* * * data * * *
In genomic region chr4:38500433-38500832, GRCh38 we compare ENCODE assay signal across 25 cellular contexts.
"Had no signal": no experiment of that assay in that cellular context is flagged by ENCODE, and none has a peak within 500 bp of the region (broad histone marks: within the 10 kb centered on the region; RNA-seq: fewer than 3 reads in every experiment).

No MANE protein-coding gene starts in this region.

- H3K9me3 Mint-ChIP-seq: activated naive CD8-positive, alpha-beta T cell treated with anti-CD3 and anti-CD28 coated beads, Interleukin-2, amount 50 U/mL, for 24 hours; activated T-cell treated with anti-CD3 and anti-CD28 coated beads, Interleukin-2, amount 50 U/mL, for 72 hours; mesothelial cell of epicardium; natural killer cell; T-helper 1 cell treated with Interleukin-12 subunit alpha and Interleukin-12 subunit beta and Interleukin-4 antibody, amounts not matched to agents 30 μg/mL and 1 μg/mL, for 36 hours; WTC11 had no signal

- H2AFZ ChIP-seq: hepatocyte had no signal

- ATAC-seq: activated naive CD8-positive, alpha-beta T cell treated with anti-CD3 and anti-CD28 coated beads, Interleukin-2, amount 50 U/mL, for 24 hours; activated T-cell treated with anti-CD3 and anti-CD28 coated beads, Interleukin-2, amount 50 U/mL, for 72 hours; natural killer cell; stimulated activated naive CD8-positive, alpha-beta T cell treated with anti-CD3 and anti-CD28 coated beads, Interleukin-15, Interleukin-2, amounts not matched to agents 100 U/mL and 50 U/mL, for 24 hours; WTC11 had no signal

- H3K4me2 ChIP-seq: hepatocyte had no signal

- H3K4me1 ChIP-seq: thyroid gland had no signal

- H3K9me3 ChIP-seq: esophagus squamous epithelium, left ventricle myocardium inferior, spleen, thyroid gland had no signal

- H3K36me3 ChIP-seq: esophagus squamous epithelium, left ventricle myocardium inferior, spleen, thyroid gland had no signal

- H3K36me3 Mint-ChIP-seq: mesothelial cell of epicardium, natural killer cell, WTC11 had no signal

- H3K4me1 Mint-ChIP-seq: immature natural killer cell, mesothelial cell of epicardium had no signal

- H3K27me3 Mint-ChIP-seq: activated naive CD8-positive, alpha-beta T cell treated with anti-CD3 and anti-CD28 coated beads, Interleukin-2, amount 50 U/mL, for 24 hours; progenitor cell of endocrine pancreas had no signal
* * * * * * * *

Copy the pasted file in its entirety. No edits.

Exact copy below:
In genomic region chr4:38500433-38500832, GRCh38 we compare ENCODE assay signal across 25 cellular contexts.
"Had no signal": no experiment of that assay in that cellular context is flagged by ENCODE, and none has a peak within 500 bp of the region (broad histone marks: within the 10 kb centered on the region; RNA-seq: fewer than 3 reads in every experiment).

No MANE protein-coding gene starts in this region.

- H3K9me3 Mint-ChIP-seq: activated naive CD8-positive, alpha-beta T cell treated with anti-CD3 and anti-CD28 coated beads, Interleukin-2, amount 50 U/mL, for 24 hours; activated T-cell treated with anti-CD3 and anti-CD28 coated beads, Interleukin-2, amount 50 U/mL, for 72 hours; mesothelial cell of epicardium; natural killer cell; T-helper 1 cell treated with Interleukin-12 subunit alpha and Interleukin-12 subunit beta and Interleukin-4 antibody, amounts not matched to agents 30 μg/mL and 1 μg/mL, for 36 hours; WTC11 had no signal

- H2AFZ ChIP-seq: hepatocyte had no signal

- ATAC-seq: activated naive CD8-positive, alpha-beta T cell treated with anti-CD3 and anti-CD28 coated beads, Interleukin-2, amount 50 U/mL, for 24 hours; activated T-cell treated with anti-CD3 and anti-CD28 coated beads, Interleukin-2, amount 50 U/mL, for 72 hours; natural killer cell; stimulated activated naive CD8-positive, alpha-beta T cell treated with anti-CD3 and anti-CD28 coated beads, Interleukin-15, Interleukin-2, amounts not matched to agents 100 U/mL and 50 U/mL, for 24 hours; WTC11 had no signal

- H3K4me2 ChIP-seq: hepatocyte had no signal

- H3K4me1 ChIP-seq: thyroid gland had no signal

- H3K9me3 ChIP-seq: esophagus squamous epithelium, left ventricle myocardium inferior, spleen, thyroid gland had no signal

- H3K36me3 ChIP-seq: esophagus squamous epithelium, left ventricle myocardium inferior, spleen, thyroid gland had no signal

- H3K36me3 Mint-ChIP-seq: mesothelial cell of epicardium, natural killer cell, WTC11 had no signal

- H3K4me1 Mint-ChIP-seq: immature natural killer cell, mesothelial cell of epicardium had no signal

- H3K27me3 Mint-ChIP-seq: activated naive CD8-positive, alpha-beta T cell treated with anti-CD3 and anti-CD28 coated beads, Interleukin-2, amount 50 U/mL, for 24 hours; progenitor cell of endocrine pancreas had no signal